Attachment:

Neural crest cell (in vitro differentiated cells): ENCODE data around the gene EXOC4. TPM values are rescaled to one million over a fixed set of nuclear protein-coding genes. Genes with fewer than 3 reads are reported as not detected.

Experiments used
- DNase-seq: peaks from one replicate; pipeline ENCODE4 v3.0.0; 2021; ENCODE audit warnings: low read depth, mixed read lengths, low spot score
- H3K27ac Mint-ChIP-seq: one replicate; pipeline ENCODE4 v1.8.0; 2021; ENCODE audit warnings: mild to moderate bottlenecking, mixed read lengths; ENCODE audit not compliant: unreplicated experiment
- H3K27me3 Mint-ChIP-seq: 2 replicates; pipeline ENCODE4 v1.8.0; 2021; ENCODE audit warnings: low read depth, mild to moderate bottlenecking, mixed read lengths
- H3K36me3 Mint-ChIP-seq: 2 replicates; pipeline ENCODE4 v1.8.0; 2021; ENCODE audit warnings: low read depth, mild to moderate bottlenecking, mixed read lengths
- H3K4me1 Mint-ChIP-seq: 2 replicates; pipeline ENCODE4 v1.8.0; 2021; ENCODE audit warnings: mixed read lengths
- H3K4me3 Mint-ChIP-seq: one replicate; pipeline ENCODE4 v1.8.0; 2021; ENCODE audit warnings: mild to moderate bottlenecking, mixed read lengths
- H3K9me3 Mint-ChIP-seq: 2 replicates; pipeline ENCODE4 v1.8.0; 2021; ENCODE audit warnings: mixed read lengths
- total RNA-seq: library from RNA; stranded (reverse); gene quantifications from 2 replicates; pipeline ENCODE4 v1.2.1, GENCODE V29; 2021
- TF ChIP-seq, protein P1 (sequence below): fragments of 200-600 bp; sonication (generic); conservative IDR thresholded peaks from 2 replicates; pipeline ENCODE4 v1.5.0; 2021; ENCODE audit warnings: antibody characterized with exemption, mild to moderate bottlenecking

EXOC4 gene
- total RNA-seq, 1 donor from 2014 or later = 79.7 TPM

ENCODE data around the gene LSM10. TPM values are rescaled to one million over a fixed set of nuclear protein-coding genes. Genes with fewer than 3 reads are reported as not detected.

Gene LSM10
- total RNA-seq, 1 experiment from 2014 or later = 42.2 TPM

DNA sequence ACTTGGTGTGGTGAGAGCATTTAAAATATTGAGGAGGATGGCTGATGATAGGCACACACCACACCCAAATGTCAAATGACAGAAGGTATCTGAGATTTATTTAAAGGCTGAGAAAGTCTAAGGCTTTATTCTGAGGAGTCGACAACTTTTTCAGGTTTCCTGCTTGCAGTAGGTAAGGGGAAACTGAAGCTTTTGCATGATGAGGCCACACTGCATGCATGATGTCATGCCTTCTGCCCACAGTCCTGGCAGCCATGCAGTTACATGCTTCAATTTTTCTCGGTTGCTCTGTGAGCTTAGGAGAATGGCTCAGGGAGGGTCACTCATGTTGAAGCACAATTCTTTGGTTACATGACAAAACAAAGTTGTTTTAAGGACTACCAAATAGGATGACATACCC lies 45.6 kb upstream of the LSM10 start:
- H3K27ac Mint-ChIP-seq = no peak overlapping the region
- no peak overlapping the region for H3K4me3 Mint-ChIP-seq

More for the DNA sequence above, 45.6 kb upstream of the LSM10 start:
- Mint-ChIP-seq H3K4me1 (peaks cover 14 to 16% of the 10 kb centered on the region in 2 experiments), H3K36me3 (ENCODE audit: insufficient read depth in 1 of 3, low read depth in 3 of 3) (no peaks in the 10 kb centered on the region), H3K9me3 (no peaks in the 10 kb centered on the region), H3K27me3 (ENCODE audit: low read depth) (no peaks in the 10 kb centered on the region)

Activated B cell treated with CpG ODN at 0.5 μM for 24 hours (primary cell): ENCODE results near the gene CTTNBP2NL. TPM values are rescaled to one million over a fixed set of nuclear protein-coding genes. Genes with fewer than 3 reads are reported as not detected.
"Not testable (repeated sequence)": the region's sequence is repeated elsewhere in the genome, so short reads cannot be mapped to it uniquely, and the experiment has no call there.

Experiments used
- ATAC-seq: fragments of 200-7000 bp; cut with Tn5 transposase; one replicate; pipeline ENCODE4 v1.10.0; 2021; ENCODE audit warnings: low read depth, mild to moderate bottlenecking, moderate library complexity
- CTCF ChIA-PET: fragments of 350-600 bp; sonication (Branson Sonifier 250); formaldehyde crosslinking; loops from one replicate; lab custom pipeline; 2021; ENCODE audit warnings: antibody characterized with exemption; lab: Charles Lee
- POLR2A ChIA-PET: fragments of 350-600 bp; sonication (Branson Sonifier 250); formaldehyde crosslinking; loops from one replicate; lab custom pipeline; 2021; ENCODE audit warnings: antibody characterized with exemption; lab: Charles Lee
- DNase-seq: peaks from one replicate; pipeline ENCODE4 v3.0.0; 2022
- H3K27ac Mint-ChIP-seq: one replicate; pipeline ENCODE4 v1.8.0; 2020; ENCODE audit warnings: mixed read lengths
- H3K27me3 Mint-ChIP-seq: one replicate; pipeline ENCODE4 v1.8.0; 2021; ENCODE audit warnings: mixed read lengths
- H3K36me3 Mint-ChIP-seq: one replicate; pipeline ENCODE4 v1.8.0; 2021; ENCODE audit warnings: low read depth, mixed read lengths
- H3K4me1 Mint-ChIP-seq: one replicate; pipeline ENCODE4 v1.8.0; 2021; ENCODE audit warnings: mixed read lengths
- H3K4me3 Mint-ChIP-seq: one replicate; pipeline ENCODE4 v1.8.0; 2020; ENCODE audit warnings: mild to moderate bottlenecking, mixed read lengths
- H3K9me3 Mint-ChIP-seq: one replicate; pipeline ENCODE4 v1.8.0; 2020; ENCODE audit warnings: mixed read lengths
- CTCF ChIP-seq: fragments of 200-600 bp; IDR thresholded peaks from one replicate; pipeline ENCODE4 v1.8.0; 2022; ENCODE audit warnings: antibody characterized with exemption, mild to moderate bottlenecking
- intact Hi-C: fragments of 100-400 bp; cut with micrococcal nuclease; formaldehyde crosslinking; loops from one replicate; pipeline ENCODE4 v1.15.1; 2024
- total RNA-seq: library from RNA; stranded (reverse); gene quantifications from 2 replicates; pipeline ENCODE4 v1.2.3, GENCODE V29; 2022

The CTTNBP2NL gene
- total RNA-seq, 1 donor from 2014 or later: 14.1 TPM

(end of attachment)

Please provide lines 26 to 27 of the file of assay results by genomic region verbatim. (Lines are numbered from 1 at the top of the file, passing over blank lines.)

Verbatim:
- CTCF ChIA-PET: fragments of 350-600 bp; sonication (Branson Sonifier 250); formaldehyde crosslinking; loops from one replicate; lab custom pipeline; 2021; ENCODE audit warnings: antibody characterized with exemption; lab: Charles Lee
- POLR2A ChIA-PET: fragments of 350-600 bp; sonication (Branson Sonifier 250); formaldehyde crosslinking; loops from one replicate; lab custom pipeline; 2021; ENCODE audit warnings: antibody characterized with exemption; lab: Charles Lee